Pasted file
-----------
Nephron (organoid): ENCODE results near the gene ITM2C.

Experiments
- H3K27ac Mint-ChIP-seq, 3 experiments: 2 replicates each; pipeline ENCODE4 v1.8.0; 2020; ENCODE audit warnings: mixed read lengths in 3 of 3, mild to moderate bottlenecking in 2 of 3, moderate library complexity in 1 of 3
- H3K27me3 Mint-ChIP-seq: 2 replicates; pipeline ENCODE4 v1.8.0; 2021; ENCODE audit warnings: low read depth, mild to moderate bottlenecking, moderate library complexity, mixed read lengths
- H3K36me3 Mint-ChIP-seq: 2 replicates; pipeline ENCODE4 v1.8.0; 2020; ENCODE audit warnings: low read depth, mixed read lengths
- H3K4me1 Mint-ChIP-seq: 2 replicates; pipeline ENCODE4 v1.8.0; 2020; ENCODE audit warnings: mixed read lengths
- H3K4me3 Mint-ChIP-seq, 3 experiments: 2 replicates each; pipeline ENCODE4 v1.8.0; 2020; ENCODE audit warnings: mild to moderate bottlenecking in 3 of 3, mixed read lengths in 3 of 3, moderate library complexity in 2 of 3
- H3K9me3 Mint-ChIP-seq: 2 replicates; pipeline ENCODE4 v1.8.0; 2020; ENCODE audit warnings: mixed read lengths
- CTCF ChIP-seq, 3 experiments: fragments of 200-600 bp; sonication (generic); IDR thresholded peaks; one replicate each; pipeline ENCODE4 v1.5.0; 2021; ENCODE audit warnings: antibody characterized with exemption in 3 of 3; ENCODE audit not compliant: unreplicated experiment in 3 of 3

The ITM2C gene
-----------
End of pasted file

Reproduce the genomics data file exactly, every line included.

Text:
Nephron (organoid): ENCODE results near the gene ITM2C.

Experiments
- H3K27ac Mint-ChIP-seq, 3 experiments: 2 replicates each; pipeline ENCODE4 v1.8.0; 2020; ENCODE audit warnings: mixed read lengths in 3 of 3, mild to moderate bottlenecking in 2 of 3, moderate library complexity in 1 of 3
- H3K27me3 Mint-ChIP-seq: 2 replicates; pipeline ENCODE4 v1.8.0; 2021; ENCODE audit warnings: low read depth, mild to moderate bottlenecking, moderate library complexity, mixed read lengths
- H3K36me3 Mint-ChIP-seq: 2 replicates; pipeline ENCODE4 v1.8.0; 2020; ENCODE audit warnings: low read depth, mixed read lengths
- H3K4me1 Mint-ChIP-seq: 2 replicates; pipeline ENCODE4 v1.8.0; 2020; ENCODE audit warnings: mixed read lengths
- H3K4me3 Mint-ChIP-seq, 3 experiments: 2 replicates each; pipeline ENCODE4 v1.8.0; 2020; ENCODE audit warnings: mild to moderate bottlenecking in 3 of 3, mixed read lengths in 3 of 3, moderate library complexity in 2 of 3
- H3K9me3 Mint-ChIP-seq: 2 replicates; pipeline ENCODE4 v1.8.0; 2020; ENCODE audit warnings: mixed read lengths
- CTCF ChIP-seq, 3 experiments: fragments of 200-600 bp; sonication (generic); IDR thresholded peaks; one replicate each; pipeline ENCODE4 v1.5.0; 2021; ENCODE audit warnings: antibody characterized with exemption in 3 of 3; ENCODE audit not compliant: unreplicated experiment in 3 of 3

The ITM2C gene